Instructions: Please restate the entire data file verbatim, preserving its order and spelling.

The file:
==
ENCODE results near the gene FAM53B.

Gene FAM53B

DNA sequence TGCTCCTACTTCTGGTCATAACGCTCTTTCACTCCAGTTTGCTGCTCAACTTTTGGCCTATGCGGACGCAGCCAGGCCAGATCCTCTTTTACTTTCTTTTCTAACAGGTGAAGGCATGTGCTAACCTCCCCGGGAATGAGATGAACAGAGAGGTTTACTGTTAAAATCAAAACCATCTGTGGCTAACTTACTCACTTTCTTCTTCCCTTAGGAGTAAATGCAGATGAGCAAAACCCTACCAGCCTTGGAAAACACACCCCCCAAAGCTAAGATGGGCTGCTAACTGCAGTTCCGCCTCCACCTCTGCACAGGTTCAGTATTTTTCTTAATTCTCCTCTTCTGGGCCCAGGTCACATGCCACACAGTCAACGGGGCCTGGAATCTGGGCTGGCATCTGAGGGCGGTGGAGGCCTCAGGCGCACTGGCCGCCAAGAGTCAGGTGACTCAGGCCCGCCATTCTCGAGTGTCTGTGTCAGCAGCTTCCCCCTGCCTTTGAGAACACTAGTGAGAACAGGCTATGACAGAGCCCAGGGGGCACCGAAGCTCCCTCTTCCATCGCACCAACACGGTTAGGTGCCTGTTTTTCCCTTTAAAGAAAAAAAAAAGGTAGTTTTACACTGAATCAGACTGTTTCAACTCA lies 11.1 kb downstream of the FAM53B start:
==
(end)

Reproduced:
ENCODE results near the gene FAM53B.

Gene FAM53B

DNA sequence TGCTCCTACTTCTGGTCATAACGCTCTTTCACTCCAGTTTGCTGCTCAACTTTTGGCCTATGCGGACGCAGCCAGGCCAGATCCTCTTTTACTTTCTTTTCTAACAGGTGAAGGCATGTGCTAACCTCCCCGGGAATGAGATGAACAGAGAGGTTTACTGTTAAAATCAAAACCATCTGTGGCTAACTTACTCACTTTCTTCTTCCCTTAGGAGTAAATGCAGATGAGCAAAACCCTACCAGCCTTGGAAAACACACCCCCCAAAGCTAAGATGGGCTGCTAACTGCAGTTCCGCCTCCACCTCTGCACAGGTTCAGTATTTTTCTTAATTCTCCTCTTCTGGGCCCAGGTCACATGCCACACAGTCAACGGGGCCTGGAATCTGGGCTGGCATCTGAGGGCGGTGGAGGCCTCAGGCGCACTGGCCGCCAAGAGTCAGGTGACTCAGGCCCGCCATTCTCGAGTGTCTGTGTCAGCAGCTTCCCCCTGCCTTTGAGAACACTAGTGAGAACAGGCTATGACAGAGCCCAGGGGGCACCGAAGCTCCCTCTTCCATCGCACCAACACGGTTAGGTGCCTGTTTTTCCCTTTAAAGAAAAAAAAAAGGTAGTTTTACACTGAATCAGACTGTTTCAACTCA lies 11.1 kb downstream of the FAM53B start: